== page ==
The Lord Jesus Christ refers to the judgment on those who refuse to repent and express faith towards Him, as everlasting outer darkness in Matthew 8:12, which deals with the relational distance between the lost and God, who is Light and salvation. This is reiterated in II Thessalonians 1:9, where the word of God declares “These shall be punished with everlasting destruction from the presence of the Lord and from the glory of His power”.
In the same epistle, only a few lines earlier, we see that Christ will take “vengeance” on those not obeying the Gospel “in flaming fire”. This fits the most revealed characteristic concerning the judgment to come, which is relational, but also a literal place away from God forever in torment.
Revelation 20:14-15 This is the second death. 15 And anyone not found written in the Book of Life was cast into the lake of fire.
We see this reality of judgment, which is the basis of our “warning every man” in several other New Testament passages, which include but are not limited to Matthew 5:27-30, 25:41 and Revelation 14:11.
The love of God without the justice of God, in His wrath, upon those who are unrepentant, is not love at all. If we are not saved from something terrible, by Christ’s atonement on our behalf, then why care about salvation?
Truth be told, we Christians need to accept that much of our evangelism to “warn every man” to the degree that they begin to fear the LORD, so that they will gladly repent. Remember that the fear of the LORD is wisdom.
WHAT WE ARE SAVED FOR AND TO
Lastly, we must preach that we are saved to something everlasting, and it is not to live independent from God, in an eternal state of bliss. You may find this a silly thing to say, but we have made everlasting life about our own mansion on a hilltop so much, we miss that eternity begins the moment we are forgiven, and our hope of being with Christ, is our only hope in this life.
In the first place, we preach “as many as receive Him”, so He gave them the right to become the children of God, to those who believe in His name. This is our wonderful blessing now and forever.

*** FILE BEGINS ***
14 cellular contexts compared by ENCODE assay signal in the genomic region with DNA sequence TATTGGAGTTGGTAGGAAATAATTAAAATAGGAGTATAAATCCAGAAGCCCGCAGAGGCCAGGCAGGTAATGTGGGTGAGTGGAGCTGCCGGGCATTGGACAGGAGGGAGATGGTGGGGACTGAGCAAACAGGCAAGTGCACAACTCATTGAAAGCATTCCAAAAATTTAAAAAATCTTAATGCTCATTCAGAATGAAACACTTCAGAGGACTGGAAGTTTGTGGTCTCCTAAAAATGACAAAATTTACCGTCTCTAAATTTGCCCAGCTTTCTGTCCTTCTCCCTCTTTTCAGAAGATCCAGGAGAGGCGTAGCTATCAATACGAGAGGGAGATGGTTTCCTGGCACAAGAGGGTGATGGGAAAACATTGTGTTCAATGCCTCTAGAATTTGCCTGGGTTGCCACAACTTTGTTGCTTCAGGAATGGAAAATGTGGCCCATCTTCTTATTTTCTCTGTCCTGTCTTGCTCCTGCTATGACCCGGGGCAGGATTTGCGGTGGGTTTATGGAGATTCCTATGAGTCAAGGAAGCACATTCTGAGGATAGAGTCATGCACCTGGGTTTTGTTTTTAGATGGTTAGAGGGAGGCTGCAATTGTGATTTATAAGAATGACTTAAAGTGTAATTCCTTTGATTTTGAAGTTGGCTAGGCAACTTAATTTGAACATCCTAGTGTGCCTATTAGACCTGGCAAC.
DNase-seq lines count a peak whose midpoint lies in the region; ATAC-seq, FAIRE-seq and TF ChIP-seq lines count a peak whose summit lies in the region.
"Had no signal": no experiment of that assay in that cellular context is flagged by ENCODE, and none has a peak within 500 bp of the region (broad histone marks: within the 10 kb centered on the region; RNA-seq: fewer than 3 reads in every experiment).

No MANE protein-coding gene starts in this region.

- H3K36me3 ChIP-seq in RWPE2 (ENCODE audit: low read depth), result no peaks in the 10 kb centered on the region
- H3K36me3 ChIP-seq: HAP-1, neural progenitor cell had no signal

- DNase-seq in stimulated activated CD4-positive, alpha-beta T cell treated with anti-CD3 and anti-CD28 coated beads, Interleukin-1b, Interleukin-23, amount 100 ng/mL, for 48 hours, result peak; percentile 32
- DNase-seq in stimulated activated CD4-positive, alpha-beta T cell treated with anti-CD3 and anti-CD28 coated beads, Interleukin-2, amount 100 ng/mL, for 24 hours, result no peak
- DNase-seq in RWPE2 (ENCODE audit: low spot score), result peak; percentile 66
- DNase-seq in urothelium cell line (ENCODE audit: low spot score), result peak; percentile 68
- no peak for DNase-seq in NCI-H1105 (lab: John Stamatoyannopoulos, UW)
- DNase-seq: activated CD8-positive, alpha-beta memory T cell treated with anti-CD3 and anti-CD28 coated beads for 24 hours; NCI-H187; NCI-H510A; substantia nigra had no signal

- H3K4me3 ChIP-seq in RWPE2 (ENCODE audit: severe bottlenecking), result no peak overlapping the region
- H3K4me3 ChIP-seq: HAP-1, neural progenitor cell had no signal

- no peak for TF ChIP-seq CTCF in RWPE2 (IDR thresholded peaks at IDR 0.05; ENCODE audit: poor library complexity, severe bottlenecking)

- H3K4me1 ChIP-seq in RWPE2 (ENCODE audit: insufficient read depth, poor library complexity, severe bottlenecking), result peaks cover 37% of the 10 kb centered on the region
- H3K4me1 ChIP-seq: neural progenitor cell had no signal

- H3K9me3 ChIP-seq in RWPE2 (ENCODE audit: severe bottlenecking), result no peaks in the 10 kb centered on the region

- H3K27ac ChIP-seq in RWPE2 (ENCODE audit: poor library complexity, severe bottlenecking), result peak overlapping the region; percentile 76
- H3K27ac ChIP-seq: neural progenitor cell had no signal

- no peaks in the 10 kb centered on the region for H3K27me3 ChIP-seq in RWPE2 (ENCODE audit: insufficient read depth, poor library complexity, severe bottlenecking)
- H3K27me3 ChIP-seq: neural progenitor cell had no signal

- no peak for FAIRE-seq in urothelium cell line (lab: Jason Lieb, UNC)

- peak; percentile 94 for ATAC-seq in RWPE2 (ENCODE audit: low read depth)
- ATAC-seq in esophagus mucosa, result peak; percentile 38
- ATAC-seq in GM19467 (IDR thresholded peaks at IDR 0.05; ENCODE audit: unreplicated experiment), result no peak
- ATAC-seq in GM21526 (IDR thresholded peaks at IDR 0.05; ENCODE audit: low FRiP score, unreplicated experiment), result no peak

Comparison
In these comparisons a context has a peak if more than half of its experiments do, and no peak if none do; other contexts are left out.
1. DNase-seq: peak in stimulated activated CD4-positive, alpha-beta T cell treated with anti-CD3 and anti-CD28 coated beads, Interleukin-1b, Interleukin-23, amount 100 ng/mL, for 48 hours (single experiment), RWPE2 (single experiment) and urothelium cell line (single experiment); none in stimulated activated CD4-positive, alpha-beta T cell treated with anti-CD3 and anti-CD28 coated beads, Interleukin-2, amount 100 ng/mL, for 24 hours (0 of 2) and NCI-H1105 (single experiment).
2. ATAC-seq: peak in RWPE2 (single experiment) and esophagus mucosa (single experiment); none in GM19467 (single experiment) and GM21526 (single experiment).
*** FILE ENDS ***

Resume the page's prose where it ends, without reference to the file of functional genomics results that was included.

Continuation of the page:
1 John 3:1-3 1 Behold what manner of love the Father has bestowed on us, that we should be called children of God! Therefore the world does not know us, because it did not know Him. 2 Beloved, now we are children of God; and it has not yet been revealed what we shall be, but we know that when He is revealed, we shall be like Him, for we shall see Him as He is. 3 And everyone who has this hope in Him purifies himself, just as He is pure.
In the first place, we find that we are saved to be children of God right now. This implies that our Father is always with us to lead, guide, empower with provision, and correct when needed (Romans 8:14-17; Hebrews 12:5-12).
Secondly, we are also saved to be transformed now for “everyone who has this hope in him, purifies Himself, just as He is pure”. The hope is the blessed Hope, the great and glorious appearing of our great God and Savior, Jesus Christ, when we shall see Him as He is (Titus 2:14). It is this hope which compels us to live godly and be sanctified in Christ (II Peter 3:11-12), because those in Christ are supernaturally transformed and transforming new creations (II Corinthians 5:17).
Thirdly, we find that we are called to an eternal state that is even more awesome than we can imagine “and it has not yet been revealed what we shall be, but we know that when He is revealed, we shall be like Him, for we shall see Him as He is”. This does not mean we will become infinite creatures, but glorified by His power, with a new physical, spiritual life.
1 Corinthians 15:50-53 50 Now this I say, brethren, that flesh and blood cannot inherit the kingdom of God; nor does corruption inherit incorruption. 51 Behold, I tell you a mystery: We shall not all sleep, but we shall all be changed— 52 in a moment, in the twinkling of an eye, at the last trumpet. For the trumpet will sound, and the dead will be raised incorruptible, and we shall be changed. 53 For this corruptible must put on incorruption, and this mortal must put on immortality.
Our hope is not in all these wonderful blessings but to see the Christ face to face, the one who gave us the escape from judgment—the one who calls us to repentance and faith to avoid the wrath of God—the one who guarantees our eternity with Him.
Let us preach all three parts of the Gospel, without shame and in great boldness of faith!